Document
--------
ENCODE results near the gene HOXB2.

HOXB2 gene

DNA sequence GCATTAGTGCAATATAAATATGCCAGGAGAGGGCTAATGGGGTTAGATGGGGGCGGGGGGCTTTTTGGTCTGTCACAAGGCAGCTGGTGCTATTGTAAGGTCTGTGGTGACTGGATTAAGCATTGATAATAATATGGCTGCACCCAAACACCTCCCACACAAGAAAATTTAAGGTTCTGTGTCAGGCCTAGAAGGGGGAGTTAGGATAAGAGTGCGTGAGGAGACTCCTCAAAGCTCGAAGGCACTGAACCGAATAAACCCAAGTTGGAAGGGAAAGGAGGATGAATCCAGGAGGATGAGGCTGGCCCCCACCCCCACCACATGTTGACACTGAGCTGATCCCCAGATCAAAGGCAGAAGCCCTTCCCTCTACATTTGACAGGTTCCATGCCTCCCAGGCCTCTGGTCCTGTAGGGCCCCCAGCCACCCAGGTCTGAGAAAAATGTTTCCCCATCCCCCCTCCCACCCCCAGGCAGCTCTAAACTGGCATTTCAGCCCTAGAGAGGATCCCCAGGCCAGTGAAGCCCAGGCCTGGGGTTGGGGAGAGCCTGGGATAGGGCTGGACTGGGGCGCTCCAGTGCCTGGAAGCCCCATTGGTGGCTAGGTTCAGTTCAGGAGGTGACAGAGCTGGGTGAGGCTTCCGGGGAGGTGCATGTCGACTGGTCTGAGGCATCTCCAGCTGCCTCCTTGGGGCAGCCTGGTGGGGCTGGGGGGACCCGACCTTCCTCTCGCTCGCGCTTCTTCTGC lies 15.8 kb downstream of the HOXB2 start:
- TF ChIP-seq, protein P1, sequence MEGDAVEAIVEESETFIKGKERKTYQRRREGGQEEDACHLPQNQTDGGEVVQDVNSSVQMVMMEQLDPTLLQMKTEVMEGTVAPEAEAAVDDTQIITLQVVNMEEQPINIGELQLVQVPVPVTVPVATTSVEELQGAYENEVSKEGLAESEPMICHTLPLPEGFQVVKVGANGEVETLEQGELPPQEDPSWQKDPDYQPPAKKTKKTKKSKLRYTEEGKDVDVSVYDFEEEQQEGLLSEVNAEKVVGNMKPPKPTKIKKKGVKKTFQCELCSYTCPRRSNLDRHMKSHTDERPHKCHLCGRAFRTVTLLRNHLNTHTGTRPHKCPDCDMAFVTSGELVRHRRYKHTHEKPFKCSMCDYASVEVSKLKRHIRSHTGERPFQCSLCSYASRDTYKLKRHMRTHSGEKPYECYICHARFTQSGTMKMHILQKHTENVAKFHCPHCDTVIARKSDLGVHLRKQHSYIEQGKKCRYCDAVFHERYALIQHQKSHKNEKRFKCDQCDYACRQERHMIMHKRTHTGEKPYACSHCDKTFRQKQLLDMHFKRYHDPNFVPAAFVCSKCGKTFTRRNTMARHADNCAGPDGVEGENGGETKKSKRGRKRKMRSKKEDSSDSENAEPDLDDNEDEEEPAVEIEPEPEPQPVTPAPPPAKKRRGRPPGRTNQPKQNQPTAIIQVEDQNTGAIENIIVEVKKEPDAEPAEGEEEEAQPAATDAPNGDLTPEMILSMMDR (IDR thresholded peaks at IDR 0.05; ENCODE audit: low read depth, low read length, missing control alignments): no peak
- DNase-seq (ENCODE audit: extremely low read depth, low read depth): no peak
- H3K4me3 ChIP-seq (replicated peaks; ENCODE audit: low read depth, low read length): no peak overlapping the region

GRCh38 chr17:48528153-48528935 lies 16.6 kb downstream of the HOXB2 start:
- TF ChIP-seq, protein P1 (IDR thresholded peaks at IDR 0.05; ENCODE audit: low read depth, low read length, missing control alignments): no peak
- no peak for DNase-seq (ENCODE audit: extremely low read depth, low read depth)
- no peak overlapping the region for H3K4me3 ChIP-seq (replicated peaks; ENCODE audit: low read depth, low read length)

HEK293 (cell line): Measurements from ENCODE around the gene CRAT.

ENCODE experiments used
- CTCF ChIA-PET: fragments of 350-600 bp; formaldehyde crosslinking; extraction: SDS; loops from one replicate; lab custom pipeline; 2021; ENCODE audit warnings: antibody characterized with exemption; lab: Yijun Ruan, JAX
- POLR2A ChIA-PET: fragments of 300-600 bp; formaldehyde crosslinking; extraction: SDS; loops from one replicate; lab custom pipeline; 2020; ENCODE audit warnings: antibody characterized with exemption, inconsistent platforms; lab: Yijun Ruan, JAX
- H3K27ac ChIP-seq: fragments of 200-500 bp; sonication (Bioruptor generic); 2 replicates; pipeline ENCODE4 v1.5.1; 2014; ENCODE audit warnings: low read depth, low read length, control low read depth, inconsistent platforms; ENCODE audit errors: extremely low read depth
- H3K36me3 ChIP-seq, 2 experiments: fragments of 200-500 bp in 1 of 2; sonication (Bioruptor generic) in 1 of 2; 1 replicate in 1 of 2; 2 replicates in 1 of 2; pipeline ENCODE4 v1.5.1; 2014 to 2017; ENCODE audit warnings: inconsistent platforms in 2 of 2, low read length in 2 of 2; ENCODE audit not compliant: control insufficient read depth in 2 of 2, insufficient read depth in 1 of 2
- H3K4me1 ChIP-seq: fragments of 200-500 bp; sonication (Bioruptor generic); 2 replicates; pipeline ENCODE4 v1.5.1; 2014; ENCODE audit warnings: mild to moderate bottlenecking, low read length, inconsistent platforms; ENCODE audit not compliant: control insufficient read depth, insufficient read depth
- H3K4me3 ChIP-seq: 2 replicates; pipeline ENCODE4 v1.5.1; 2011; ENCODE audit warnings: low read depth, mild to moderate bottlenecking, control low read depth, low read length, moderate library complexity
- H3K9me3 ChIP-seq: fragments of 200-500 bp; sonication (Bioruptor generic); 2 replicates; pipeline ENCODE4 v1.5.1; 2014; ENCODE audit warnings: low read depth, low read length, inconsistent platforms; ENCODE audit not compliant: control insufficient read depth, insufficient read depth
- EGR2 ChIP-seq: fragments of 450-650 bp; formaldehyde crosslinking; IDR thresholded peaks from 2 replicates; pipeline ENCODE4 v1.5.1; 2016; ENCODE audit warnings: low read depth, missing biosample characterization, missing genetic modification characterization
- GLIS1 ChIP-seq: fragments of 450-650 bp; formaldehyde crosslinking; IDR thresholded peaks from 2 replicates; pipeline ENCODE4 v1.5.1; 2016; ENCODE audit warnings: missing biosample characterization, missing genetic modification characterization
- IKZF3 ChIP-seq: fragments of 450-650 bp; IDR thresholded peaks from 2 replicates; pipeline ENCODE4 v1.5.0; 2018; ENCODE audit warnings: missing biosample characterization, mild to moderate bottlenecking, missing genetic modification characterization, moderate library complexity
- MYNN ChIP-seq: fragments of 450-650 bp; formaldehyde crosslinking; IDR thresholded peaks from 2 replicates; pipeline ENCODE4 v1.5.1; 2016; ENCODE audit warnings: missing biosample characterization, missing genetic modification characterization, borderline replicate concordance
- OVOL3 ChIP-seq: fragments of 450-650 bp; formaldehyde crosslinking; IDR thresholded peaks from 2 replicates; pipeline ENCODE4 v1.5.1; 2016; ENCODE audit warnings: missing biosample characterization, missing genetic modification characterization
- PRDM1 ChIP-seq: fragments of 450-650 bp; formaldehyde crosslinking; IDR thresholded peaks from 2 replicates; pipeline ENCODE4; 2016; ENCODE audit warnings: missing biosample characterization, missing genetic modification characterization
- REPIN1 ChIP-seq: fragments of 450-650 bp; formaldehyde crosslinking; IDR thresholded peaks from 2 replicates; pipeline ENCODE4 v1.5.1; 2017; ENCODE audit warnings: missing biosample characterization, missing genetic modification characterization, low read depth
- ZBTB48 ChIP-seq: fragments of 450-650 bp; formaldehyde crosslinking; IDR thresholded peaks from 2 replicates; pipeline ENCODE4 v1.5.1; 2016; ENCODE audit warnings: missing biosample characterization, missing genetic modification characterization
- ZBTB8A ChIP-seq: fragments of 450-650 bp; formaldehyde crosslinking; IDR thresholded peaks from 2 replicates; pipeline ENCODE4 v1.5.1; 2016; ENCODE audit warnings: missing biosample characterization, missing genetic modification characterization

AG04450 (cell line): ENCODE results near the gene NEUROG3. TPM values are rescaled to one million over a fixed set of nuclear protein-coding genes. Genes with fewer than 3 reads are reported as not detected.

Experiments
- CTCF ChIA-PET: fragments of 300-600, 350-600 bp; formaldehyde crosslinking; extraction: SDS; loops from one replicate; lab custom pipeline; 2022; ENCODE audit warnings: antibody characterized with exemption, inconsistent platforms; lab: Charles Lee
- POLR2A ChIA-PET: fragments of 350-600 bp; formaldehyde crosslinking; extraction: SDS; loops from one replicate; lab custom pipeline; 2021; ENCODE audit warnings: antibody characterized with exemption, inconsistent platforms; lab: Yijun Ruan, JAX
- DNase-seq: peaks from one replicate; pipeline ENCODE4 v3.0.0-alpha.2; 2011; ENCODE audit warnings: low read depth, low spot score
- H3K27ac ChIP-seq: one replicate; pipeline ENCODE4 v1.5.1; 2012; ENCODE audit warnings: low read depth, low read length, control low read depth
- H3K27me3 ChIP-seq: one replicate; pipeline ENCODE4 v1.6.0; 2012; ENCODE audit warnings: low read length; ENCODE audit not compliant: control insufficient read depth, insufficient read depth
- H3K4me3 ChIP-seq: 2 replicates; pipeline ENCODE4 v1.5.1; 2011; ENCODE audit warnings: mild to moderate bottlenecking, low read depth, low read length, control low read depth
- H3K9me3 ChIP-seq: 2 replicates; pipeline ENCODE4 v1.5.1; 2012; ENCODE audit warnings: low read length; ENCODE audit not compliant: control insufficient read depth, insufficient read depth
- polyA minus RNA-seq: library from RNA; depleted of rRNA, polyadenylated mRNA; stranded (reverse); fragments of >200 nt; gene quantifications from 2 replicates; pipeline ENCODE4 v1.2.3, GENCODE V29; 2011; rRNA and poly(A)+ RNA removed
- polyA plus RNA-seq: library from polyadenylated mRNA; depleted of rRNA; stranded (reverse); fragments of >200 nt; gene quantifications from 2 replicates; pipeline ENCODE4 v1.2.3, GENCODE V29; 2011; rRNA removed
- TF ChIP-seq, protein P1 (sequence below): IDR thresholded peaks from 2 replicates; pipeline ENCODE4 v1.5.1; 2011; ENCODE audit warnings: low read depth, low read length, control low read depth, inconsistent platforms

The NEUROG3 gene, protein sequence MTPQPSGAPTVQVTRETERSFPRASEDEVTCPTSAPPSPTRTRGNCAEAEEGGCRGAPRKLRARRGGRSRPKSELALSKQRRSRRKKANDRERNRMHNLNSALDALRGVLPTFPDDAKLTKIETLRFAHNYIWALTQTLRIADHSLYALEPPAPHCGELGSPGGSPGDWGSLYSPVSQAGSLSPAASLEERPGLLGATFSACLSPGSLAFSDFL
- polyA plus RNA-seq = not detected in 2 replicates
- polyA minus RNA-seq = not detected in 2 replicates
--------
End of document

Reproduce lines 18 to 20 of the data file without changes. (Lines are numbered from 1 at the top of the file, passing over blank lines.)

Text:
- H3K4me3 ChIP-seq: 2 replicates; pipeline ENCODE4 v1.5.1; 2011; ENCODE audit warnings: low read depth, mild to moderate bottlenecking, control low read depth, low read length, moderate library complexity
- H3K9me3 ChIP-seq: fragments of 200-500 bp; sonication (Bioruptor generic); 2 replicates; pipeline ENCODE4 v1.5.1; 2014; ENCODE audit warnings: low read depth, low read length, inconsistent platforms; ENCODE audit not compliant: control insufficient read depth, insufficient read depth
- EGR2 ChIP-seq: fragments of 450-650 bp; formaldehyde crosslinking; IDR thresholded peaks from 2 replicates; pipeline ENCODE4 v1.5.1; 2016; ENCODE audit warnings: low read depth, missing biosample characterization, missing genetic modification characterization